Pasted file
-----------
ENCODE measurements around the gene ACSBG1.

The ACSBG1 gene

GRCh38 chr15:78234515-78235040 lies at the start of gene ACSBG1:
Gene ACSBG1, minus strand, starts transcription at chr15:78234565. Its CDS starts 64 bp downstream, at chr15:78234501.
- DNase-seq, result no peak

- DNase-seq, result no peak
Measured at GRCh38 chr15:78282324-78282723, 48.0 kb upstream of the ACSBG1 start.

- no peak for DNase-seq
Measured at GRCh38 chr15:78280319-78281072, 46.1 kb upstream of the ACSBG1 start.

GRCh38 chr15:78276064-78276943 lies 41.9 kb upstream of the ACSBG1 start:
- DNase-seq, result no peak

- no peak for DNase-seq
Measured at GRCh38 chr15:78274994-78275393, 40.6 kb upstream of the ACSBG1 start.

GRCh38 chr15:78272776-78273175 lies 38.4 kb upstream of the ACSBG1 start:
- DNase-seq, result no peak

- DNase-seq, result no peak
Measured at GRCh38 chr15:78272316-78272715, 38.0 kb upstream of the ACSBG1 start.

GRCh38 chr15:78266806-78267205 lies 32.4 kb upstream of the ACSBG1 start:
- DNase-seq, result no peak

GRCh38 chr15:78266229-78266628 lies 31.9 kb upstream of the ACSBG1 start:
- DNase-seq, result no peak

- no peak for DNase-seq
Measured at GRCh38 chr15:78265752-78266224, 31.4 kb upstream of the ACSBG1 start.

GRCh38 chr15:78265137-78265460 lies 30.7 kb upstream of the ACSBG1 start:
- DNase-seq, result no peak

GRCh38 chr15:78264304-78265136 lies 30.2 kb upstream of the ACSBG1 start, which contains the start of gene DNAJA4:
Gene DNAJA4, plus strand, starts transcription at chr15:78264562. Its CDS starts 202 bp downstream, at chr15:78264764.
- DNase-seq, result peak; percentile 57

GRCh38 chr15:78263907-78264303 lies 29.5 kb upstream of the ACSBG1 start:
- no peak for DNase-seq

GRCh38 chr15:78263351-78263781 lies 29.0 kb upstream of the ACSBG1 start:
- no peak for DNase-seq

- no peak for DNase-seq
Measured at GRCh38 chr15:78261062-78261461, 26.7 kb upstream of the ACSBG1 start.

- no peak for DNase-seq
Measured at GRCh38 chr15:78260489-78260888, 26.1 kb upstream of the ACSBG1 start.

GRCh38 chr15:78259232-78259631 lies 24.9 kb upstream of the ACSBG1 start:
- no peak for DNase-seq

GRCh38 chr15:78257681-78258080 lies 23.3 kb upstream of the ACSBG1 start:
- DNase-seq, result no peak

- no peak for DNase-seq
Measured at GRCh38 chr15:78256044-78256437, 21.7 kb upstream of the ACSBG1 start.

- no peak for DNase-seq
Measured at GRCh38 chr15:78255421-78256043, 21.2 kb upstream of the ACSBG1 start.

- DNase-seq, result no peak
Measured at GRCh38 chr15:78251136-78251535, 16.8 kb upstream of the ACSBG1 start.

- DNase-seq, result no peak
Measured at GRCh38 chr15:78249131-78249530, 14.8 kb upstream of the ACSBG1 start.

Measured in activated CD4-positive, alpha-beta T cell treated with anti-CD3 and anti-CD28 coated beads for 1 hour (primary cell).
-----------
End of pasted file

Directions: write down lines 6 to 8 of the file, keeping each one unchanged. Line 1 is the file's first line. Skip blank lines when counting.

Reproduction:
- DNase-seq, result no peak
Measured at GRCh38 chr15:78282324-78282723, 48.0 kb upstream of the ACSBG1 start.

- no peak for DNase-seq